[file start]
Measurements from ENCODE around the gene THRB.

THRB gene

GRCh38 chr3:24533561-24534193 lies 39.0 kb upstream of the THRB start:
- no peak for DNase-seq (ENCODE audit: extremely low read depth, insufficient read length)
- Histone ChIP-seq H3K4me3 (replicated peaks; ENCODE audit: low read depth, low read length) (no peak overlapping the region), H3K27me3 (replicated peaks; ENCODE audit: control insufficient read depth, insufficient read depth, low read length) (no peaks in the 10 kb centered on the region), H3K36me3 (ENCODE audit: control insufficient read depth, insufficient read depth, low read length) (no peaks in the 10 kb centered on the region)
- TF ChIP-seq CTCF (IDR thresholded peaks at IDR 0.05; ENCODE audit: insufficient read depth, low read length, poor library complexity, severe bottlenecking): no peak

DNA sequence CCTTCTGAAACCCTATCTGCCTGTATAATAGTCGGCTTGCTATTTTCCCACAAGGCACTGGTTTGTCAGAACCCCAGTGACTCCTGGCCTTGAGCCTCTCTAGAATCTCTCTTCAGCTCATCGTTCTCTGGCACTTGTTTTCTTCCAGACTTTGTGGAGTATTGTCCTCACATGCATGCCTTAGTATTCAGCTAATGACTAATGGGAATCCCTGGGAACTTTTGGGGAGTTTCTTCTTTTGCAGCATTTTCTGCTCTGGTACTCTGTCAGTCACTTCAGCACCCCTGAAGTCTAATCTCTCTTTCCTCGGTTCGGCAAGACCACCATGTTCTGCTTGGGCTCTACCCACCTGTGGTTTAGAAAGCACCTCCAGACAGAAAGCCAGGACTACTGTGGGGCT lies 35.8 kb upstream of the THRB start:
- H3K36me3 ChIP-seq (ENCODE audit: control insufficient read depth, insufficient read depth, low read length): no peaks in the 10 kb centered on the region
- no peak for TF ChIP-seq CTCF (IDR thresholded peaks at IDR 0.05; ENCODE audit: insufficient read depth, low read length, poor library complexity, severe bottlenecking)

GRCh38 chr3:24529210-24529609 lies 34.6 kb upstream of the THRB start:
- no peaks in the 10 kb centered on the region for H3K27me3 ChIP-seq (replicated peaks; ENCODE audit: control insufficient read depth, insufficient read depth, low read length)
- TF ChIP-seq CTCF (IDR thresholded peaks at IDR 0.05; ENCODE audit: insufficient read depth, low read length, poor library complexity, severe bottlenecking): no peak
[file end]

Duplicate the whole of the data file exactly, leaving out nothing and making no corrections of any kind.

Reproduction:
Measurements from ENCODE around the gene THRB.

THRB gene

GRCh38 chr3:24533561-24534193 lies 39.0 kb upstream of the THRB start:
- no peak for DNase-seq (ENCODE audit: extremely low read depth, insufficient read length)
- Histone ChIP-seq H3K4me3 (replicated peaks; ENCODE audit: low read depth, low read length) (no peak overlapping the region), H3K27me3 (replicated peaks; ENCODE audit: control insufficient read depth, insufficient read depth, low read length) (no peaks in the 10 kb centered on the region), H3K36me3 (ENCODE audit: control insufficient read depth, insufficient read depth, low read length) (no peaks in the 10 kb centered on the region)
- TF ChIP-seq CTCF (IDR thresholded peaks at IDR 0.05; ENCODE audit: insufficient read depth, low read length, poor library complexity, severe bottlenecking): no peak

DNA sequence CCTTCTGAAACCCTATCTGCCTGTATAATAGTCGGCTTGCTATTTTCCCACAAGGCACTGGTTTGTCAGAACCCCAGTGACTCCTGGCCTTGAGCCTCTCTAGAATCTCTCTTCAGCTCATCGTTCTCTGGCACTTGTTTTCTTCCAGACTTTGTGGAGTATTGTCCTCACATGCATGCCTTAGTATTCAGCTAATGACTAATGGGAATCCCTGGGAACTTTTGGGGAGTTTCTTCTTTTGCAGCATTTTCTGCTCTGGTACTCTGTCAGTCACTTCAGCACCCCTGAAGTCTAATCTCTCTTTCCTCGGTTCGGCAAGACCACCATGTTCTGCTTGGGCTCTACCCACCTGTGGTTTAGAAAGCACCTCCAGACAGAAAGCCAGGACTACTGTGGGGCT lies 35.8 kb upstream of the THRB start:
- H3K36me3 ChIP-seq (ENCODE audit: control insufficient read depth, insufficient read depth, low read length): no peaks in the 10 kb centered on the region
- no peak for TF ChIP-seq CTCF (IDR thresholded peaks at IDR 0.05; ENCODE audit: insufficient read depth, low read length, poor library complexity, severe bottlenecking)

GRCh38 chr3:24529210-24529609 lies 34.6 kb upstream of the THRB start:
- no peaks in the 10 kb centered on the region for H3K27me3 ChIP-seq (replicated peaks; ENCODE audit: control insufficient read depth, insufficient read depth, low read length)
- TF ChIP-seq CTCF (IDR thresholded peaks at IDR 0.05; ENCODE audit: insufficient read depth, low read length, poor library complexity, severe bottlenecking): no peak